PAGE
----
Help Needed From Sifus and Experience Members


Feb 10, 2010
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#1
Hi All,

I just bought my first DSLR yesterday, Canon 550D w/ 24-70mm f2.8 Lens. I notice that some pictures I've taken so far has this mark or small spots. I have a Lens UV Protector Filter on. See the spots in the sky in pics.





Dear Masters, pls share with me your experience on this problem in the picture.

Is there a problem with lens? Camera? Filter?

Thank you all so much.
 

Squid

New Member
Jun 10, 2004
1,467
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#2
Try taking a similar picture with and without filter to see if problem is repeatable.

Usual postings of similar issues arise from ghosting which can be solved from filter removal or filter upgrading.
 

albertsy2

New Member
Jul 22, 2009
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#3
Do you really need a filter when shooting at night?
 

Feb 10, 2010
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6
#4
See the opaque spot center and slightly lower of the tree...





Thank you.
 

Feb 10, 2010
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6
#5
Try taking a similar picture with and without filter to see if problem is repeatable.

Usual postings of similar issues arise from ghosting which can be solved from filter removal or filter upgrading.
Meaning the quality of the UV Protector may be the problem?
 

Squid

New Member
Jun 10, 2004
1,467
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0
#7
Meaning the quality of the UV Protector may be the problem?
Lower quality filter does facilitate ghosting effect. It too happen to me for indoor shots too. After I upgrade to better filters like B+W or Nikon filters, the problem resolves itself.
 

Feb 10, 2010
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#9
What filter are you using?
Emolux UV Protector - $20

Lower quality filter does facilitate ghosting effect. It too happen to me for indoor shots too. After I upgrade to better filters like B+W or Nikon filters, the problem resolves itself.
Thanks Sifu Squid for sharing your invaluable experience. I'll upgrade my filter.
 

Aug 3, 2008
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Hougang
www.geekbrains.com
#10
Do you physically see any spots on the filter? or on the front / rear elements on the lens? Why not try removing the filter and test a couple of shots.
 

Dream Merchant

Moderator
Staff member
Jan 11, 2007
9,659
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#12
Most likely the filter causing problems.

Get any of the high quality filters like

Hoya SHMC, Pro1 Digital or HD, B+W (make sure it's the 'MRC' version), Nikon protector, Canon protect (has GREAT multi-coating BTW, but very few people know about it) and if you feel like getting the best of the best, the Americans seem to like Heliopan, and I prefer Rodenstock HR UV. There are bound to be other very good filters around, but unless you're familiar with the individual product, it's probably best to stick with the listed models.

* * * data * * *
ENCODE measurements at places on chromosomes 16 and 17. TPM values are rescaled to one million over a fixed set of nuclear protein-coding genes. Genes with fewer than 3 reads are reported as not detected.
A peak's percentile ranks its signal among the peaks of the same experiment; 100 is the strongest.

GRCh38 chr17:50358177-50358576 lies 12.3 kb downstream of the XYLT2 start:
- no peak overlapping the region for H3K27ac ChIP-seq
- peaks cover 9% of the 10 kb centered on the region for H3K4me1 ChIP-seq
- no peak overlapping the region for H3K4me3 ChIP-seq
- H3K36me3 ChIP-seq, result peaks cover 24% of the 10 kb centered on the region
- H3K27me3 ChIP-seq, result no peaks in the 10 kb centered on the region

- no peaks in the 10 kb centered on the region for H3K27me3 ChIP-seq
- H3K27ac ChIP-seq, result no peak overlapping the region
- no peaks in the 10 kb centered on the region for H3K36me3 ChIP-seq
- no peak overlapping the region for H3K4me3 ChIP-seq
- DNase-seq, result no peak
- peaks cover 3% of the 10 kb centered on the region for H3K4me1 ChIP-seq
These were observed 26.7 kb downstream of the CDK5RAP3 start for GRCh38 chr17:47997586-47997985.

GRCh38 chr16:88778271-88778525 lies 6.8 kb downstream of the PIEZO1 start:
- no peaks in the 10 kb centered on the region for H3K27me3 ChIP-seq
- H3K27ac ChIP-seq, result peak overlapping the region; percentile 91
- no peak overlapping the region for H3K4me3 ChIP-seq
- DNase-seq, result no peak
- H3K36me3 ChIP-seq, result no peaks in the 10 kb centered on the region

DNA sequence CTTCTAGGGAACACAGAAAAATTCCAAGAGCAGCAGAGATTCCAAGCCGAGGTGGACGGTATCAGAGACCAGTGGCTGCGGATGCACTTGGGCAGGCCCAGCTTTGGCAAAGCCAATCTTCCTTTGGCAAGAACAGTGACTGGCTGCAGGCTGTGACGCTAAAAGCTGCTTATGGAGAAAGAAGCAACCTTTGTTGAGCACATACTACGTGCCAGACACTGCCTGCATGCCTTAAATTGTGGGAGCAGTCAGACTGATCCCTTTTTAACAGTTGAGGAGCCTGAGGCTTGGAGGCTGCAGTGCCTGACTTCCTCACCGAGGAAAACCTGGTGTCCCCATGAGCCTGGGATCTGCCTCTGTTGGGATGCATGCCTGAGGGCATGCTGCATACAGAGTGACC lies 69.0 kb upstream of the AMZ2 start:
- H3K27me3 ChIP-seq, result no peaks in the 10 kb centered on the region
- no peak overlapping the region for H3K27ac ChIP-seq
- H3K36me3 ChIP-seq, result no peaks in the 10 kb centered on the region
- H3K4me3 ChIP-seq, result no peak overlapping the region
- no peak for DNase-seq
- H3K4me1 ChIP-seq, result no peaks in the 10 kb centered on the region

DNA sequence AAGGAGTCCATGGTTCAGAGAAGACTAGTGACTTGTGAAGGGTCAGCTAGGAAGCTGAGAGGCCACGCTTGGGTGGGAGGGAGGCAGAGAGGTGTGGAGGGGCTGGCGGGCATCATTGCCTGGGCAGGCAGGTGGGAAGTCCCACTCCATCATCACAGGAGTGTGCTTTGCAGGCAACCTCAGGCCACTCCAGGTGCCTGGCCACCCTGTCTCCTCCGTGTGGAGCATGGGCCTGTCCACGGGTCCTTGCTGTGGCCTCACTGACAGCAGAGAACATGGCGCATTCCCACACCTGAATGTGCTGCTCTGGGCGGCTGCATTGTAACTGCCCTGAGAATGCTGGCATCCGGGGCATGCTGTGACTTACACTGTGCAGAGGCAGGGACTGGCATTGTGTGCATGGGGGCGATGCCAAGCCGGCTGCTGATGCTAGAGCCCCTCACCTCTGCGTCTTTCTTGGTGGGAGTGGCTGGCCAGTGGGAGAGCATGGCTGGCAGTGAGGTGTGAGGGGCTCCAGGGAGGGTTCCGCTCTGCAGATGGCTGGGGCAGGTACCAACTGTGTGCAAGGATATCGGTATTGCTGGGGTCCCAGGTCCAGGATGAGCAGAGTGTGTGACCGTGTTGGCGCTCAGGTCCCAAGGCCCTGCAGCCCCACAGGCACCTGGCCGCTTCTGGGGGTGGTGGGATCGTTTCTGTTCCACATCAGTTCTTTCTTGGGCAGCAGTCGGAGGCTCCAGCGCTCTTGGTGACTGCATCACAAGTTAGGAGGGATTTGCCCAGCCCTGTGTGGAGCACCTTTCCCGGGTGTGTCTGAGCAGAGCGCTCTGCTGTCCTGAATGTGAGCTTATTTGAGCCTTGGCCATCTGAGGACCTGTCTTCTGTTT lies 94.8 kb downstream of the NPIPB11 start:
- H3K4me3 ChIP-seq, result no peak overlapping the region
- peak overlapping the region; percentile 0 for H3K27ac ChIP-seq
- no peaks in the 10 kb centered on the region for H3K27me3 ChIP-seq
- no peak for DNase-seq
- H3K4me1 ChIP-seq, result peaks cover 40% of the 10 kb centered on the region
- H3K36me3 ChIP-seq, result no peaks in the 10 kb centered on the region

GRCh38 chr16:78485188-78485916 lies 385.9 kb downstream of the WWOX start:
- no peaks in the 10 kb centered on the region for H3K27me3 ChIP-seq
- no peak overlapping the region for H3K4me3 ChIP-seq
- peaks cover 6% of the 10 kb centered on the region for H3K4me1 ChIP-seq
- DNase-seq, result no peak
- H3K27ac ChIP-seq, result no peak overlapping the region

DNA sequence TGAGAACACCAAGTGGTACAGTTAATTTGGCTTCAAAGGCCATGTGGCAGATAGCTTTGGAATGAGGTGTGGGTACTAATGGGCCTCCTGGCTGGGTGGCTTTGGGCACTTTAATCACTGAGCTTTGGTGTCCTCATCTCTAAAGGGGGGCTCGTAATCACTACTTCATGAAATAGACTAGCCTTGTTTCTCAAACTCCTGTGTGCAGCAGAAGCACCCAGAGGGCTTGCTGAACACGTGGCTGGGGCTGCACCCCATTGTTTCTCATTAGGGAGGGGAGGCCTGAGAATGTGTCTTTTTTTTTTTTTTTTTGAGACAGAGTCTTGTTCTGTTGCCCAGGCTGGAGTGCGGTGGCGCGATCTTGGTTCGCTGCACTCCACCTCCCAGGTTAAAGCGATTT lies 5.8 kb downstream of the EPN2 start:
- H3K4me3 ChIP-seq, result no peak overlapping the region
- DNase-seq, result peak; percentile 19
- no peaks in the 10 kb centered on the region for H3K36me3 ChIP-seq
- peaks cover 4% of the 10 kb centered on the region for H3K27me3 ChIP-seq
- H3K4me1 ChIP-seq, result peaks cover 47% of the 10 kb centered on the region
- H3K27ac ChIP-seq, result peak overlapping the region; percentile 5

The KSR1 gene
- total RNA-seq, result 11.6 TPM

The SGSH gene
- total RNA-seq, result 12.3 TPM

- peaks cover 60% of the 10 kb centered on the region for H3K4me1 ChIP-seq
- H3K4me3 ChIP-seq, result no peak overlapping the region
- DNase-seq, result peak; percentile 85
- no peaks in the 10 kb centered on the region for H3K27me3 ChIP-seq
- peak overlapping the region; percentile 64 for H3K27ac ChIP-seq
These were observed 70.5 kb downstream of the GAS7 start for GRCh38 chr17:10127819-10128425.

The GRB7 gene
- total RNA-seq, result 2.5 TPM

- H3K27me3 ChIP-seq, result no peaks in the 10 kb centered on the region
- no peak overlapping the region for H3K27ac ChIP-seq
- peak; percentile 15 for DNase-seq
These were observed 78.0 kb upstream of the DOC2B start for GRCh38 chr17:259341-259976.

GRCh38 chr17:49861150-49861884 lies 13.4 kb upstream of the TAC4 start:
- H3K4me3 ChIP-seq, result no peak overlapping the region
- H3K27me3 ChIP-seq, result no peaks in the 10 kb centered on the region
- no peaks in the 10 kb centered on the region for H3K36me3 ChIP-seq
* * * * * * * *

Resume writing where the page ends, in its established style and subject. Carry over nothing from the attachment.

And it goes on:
Reality check: under extreme conditions (v dark BG, bright lamps or spotlights with light going directly into the lens / oblique shooting angles with the sun high up but just outside of the frame etc), even the best or most expensive filters and even lenses will risk introducing ghosting or flare.

In the above situations, it would probably be best to just remove the filter when shooting.
 

Last edited:
Feb 10, 2010
40
0
6
#13
Do you physically see any spots on the filter? or on the front / rear elements on the lens? Why not try removing the filter and test a couple of shots.
Yes Bro, it's a good idea, will try it tmr coz now batt is charging. Some very small spots on the filter surface though but not all shots have those white spots on the picture like what I've posted.
 

Dream Merchant

Moderator
Staff member
Jan 11, 2007
9,659
6
38
#14
Do yourself a favor by dumping that filter in the nearest bin..
No need to waste lah ... can keep and put dots of facial oil from the nose, use hair gel or spray etc to make a nice soft-focus or fog filter that doesn't look like it was digitally created. :)
 

Dream Merchant

Moderator
Staff member
Jan 11, 2007
9,659
6
38
#15
Almost forgot ... blast to the past - if you can get your hands on an Asahi Pentax Super Multi Coating (SMC) filter, it's quite impressive as well! I just got a brand new (old) piece and it's happily sitting on my Nikkor right now! :bsmilie:
 

Feb 10, 2010
40
0
6
#16
Do yourself a favor by dumping that filter in the nearest bin..
LOL... Roger roger, Sifu Geekbrains...

Most likely the filter causing problems.

Get any of the high quality filters like

Hoya SHMC, Pro1 Digital or HD, B+W (make sure it's the 'MRC' version), Nikon protector, Canon protect (has GREAT multi-coating BTW, but very few people know about it) and if you feel like getting the best of the best, the Americans seem to like Heliopan, and I prefer Rodenstock HR UV. There are bound to be other very good filters around, but unless you're familiar with the individual product, it's probably best to stick with the listed models.

Reality check: under extreme conditions (v dark BG, bright lamps or spotlights with light going directly into the lens / oblique shooting angles with the sun high up but just outside of the frame etc), even the best or most expensive filters and even lenses will risk introducing ghosting or flare.

In the above situations, it would probably be best to just remove the filter when shooting.
No need to waste lah ... can keep and put dots of facial oil from the nose, use hair gel or spray etc to make a nice soft-focus or fog filter that doesn't look like it was digitally created. :)
Sifu Dream Merchant, thank you for all the info. It is super helpful. I still have lots to learn from you and all the Sifus. Thank you all again. :thumbsup::thumbsup::thumbsup:
 

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